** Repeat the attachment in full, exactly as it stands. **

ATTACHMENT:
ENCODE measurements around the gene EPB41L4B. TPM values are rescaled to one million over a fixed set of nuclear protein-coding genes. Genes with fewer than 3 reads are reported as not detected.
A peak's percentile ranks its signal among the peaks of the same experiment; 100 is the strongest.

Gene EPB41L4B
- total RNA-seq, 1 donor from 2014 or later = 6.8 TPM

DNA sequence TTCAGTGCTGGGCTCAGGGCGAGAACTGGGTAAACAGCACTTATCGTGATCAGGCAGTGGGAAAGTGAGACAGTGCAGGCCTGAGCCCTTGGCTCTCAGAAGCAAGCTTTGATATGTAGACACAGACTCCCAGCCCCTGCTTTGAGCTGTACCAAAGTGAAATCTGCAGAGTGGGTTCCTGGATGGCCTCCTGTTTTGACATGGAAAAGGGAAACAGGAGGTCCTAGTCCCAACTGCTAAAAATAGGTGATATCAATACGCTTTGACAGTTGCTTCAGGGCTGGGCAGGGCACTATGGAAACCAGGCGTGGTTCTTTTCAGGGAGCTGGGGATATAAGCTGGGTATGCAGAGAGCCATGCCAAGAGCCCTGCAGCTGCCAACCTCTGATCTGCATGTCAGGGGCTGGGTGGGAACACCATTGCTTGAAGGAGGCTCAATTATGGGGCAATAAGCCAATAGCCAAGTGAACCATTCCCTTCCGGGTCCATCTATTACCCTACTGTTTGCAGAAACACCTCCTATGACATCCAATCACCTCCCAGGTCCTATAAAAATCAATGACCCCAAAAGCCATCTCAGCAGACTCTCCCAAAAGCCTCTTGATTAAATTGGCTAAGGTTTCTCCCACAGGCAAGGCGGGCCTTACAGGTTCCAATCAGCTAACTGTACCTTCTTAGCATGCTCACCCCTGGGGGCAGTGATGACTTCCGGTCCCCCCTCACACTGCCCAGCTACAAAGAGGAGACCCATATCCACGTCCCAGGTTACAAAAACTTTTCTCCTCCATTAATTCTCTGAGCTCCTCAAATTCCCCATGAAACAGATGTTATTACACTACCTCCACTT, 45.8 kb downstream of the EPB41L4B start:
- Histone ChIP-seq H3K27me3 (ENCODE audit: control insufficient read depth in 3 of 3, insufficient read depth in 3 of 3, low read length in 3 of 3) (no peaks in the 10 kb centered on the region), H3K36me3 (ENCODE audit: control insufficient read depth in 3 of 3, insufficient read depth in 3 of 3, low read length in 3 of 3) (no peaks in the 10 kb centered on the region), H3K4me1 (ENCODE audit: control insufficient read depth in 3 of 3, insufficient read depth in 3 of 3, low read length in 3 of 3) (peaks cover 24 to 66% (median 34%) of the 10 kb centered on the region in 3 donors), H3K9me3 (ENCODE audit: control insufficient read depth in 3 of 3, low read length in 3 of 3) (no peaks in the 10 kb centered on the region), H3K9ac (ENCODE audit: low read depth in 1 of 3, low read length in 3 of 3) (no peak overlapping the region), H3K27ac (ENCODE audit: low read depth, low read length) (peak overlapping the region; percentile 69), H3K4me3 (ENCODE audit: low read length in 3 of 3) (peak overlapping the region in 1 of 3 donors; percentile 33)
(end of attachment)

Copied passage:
ENCODE measurements around the gene EPB41L4B. TPM values are rescaled to one million over a fixed set of nuclear protein-coding genes. Genes with fewer than 3 reads are reported as not detected.
A peak's percentile ranks its signal among the peaks of the same experiment; 100 is the strongest.

Gene EPB41L4B
- total RNA-seq, 1 donor from 2014 or later = 6.8 TPM

DNA sequence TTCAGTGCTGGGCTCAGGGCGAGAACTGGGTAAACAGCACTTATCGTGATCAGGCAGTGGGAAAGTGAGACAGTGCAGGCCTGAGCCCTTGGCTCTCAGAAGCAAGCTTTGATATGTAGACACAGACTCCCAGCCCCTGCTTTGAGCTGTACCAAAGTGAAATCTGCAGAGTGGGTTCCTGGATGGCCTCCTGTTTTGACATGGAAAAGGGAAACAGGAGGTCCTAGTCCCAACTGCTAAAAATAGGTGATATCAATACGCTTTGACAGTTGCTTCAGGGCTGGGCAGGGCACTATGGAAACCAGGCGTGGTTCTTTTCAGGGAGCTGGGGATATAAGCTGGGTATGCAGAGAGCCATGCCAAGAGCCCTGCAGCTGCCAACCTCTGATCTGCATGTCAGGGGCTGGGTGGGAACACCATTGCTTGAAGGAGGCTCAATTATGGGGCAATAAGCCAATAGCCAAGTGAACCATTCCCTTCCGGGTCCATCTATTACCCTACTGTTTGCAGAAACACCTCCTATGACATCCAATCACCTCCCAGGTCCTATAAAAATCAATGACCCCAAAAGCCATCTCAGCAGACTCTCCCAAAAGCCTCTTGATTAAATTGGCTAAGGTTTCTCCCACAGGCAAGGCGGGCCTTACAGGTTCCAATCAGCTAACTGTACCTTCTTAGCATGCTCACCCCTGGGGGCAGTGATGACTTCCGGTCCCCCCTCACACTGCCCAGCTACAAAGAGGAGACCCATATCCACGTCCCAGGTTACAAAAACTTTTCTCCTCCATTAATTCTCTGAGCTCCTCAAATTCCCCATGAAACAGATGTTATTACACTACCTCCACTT, 45.8 kb downstream of the EPB41L4B start:
- Histone ChIP-seq H3K27me3 (ENCODE audit: control insufficient read depth in 3 of 3, insufficient read depth in 3 of 3, low read length in 3 of 3) (no peaks in the 10 kb centered on the region), H3K36me3 (ENCODE audit: control insufficient read depth in 3 of 3, insufficient read depth in 3 of 3, low read length in 3 of 3) (no peaks in the 10 kb centered on the region), H3K4me1 (ENCODE audit: control insufficient read depth in 3 of 3, insufficient read depth in 3 of 3, low read length in 3 of 3) (peaks cover 24 to 66% (median 34%) of the 10 kb centered on the region in 3 donors), H3K9me3 (ENCODE audit: control insufficient read depth in 3 of 3, low read length in 3 of 3) (no peaks in the 10 kb centered on the region), H3K9ac (ENCODE audit: low read depth in 1 of 3, low read length in 3 of 3) (no peak overlapping the region), H3K27ac (ENCODE audit: low read depth, low read length) (peak overlapping the region; percentile 69), H3K4me3 (ENCODE audit: low read length in 3 of 3) (peak overlapping the region in 1 of 3 donors; percentile 33)